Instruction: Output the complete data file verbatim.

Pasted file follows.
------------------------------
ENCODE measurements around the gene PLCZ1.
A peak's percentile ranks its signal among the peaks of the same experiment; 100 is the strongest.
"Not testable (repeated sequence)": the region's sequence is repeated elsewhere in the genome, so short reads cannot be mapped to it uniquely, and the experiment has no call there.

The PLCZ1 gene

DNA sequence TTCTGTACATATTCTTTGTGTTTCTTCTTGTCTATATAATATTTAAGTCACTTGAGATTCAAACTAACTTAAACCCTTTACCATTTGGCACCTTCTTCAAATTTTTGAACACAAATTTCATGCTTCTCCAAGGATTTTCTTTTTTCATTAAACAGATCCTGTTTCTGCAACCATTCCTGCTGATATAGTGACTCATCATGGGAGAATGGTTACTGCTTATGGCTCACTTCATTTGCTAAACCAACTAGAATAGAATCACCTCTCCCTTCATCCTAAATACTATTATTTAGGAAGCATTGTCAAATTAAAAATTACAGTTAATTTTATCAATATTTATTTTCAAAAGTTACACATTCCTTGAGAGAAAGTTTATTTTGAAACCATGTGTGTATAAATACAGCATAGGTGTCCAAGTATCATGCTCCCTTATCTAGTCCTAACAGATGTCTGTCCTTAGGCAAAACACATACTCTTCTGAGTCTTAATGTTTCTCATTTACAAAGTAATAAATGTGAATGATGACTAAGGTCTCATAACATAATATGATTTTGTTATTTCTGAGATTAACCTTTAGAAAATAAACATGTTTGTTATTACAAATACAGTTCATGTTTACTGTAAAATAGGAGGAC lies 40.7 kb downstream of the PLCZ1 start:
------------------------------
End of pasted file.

ENCODE measurements around the gene PLCZ1.
A peak's percentile ranks its signal among the peaks of the same experiment; 100 is the strongest.
"Not testable (repeated sequence)": the region's sequence is repeated elsewhere in the genome, so short reads cannot be mapped to it uniquely, and the experiment has no call there.

The PLCZ1 gene

DNA sequence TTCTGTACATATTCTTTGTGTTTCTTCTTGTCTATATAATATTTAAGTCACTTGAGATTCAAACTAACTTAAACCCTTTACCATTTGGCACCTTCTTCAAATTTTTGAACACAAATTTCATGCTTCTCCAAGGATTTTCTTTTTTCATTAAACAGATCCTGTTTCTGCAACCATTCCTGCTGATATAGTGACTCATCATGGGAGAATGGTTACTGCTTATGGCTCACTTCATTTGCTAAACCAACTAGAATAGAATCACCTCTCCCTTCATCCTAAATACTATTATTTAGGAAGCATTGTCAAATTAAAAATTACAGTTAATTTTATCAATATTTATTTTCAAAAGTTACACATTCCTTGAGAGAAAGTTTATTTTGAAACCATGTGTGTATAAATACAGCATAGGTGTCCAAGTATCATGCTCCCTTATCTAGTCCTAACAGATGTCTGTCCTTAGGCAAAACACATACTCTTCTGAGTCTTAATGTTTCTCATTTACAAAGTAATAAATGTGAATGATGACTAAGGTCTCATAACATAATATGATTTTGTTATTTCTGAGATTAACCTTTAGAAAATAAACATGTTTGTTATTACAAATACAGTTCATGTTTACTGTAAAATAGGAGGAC lies 40.7 kb downstream of the PLCZ1 start: